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What's So Funny About Salad?


(L-R) Dinora Z. Walcott, Lisa Banes, and Nora Kirkpatrick in "Women Laughing Alone With Salad" at the Kirk Douglas Theatre.

Photo by Craig Schwartz.

On January 3, 2011, “Women Laughing Alone With Salad” became a thing. Edith Zimmerman, editor of The Hairpin, a general-interest website aimed at women, published a post featuring 18 stock photos of women in various states of hysterics over bowls filled with iceberg lettuce, tomatoes, broccoli, melon and berries, and the occasional cucumber slice.

The photos went viral, creating a meme that spawned a Tumblr, the identification of other stock photo memes like “Women Struggling to Drink Water” and “Women Resisting Delicious Cakes and Pies,” a music video, Halloween costumes, art, and of course Sheila Callaghan’s new show, Women Laughing Alone With Salad, which plays the Kirk Douglas Theatre through April 3, 2016.

An item in a women’s beauty and health email newsletter sent Zimmerman down the salad rabbit hole. She was struck by a photo that “was just a close-up of a woman’s mouth, and she was holding a fork with a piece of broccoli on the tines, and it was right in front of her mouth, and she was just grinning,” said Zimmerman. “It was such a big smile and the fork was so close that she couldn’t have been eating it.” (That photo is included in the Hairpin post.) Zimmerman realized she had seen this before. “I guess this is stock photography of women being joyful while they’re virtuous,” she recalled thinking. “And then I just started Googling for other pictures.”

The resulting post has no text (it never seemed to need it), and Zimmerman hasn’t talked much about it since. “Talking about it just seems to decrease the humor,” she said. “It started with maximum humor in my mind.” Readers agreed. The Hairpin was only a few months old when Zimmerman published “Women Laughing Alone With Salad,” and it marked a turning point for the site. It was the biggest post in its history (and may still be). “It was great because it brought people to the site and some of them lingered,” said Zimmerman.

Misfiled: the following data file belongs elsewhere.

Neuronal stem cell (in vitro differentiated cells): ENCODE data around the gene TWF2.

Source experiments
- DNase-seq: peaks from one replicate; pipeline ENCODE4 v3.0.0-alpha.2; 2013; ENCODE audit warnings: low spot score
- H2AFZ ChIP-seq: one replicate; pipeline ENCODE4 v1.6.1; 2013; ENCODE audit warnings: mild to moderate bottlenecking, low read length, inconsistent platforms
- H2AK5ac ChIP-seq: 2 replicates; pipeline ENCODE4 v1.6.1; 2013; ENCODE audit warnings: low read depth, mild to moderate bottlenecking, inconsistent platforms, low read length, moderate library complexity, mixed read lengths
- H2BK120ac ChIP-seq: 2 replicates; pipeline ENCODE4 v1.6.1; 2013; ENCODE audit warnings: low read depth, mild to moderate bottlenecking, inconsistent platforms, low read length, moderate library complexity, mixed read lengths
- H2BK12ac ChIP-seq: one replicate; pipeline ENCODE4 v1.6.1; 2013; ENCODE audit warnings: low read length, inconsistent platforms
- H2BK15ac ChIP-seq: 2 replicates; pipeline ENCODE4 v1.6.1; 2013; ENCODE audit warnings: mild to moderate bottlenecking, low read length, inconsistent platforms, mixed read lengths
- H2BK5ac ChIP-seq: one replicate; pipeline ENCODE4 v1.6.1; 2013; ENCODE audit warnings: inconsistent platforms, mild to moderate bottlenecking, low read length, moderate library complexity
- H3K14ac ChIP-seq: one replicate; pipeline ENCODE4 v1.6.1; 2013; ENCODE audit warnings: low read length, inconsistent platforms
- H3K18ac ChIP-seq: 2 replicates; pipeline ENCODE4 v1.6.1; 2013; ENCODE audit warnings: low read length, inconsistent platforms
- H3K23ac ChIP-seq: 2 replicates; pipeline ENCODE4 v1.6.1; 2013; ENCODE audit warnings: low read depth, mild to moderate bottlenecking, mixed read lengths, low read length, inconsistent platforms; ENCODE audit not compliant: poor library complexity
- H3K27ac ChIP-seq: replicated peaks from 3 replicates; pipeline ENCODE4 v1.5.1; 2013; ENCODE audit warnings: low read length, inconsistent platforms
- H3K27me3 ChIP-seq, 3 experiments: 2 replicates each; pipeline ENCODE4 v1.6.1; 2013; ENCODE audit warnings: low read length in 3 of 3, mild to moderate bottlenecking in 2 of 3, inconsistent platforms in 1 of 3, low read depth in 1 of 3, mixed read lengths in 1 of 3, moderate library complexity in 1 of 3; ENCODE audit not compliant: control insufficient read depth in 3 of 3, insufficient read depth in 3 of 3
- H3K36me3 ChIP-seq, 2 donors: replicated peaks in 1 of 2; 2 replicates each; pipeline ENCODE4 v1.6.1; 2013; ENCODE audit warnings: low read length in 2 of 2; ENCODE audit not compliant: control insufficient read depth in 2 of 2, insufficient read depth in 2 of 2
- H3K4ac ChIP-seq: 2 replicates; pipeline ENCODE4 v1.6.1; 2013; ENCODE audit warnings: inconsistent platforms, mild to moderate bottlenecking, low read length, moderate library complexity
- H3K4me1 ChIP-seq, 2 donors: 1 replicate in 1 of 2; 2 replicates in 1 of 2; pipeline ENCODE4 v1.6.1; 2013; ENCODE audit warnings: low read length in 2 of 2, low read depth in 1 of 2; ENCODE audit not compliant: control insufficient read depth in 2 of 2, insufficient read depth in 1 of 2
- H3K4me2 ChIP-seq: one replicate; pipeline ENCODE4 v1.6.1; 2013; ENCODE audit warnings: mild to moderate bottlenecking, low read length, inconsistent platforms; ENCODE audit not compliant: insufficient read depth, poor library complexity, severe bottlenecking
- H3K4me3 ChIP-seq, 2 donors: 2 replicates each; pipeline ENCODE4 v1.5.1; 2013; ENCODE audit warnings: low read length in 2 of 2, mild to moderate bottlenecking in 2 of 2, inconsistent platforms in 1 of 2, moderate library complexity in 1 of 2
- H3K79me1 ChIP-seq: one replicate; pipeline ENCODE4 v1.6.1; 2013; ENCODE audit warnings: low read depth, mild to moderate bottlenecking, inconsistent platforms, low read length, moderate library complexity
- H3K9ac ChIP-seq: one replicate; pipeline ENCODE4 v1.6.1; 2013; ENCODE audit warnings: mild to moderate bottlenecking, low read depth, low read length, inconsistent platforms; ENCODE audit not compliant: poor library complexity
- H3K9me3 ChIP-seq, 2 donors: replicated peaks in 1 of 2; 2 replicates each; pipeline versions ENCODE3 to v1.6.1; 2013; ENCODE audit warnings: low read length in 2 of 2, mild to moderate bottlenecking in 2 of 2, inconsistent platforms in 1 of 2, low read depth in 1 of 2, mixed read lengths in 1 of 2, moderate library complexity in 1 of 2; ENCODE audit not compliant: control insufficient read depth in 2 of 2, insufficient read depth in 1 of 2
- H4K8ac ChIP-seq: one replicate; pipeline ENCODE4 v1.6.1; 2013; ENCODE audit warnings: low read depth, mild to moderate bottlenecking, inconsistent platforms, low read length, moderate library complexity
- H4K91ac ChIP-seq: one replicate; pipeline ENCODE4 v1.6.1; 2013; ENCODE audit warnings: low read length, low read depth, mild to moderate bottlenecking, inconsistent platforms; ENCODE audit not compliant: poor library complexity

The meme’s longevity is “sort of surreal and hilarious,” she said. “I was hoping people would like it, but I didn’t think it would become anything else. She added, “I didn’t think this was going to knock stock photography on its butt.”

For Sheila Callaghan, the meme (and “Women Struggling to Drink Water”) became a kind of call to action. Callaghan discussed what she saw in the meme in an article written by the show’s dramaturg at Wooly Mammoth Theatre:

“In curating the list,” says playwright Sheila Callaghan of Zimmerman’s post, “Edith was doing something political. She wasn’t merely discussing the absurdity of the images themselves, nor was she having a narrow conversation about inherent intent. She was calling attention to the proliferation of a certain kind of image. The volume of similar photos was the crime, not necessarily the photos alone. And for her, critical mass had been reached.”

Callaghan wrote three monologues that were commissioned by the University of Maryland that she developed over time (and at the Center Theatre Group Writers’ Workshop) into Women Laughing Alone With Salad. The play uses the photos as a jumping-off point to tackle so much more, from feminism and body image to aging and the corporate glass ceiling. As Callaghan told the Los Angeles Times, speaking about the play’s subjects in food metaphors: “There's a conversation in the play about salad versus cake, and then you realize the cake is fat-free and made with Stevia, and you realize the cake was a lie and the salad was a bad idea.”

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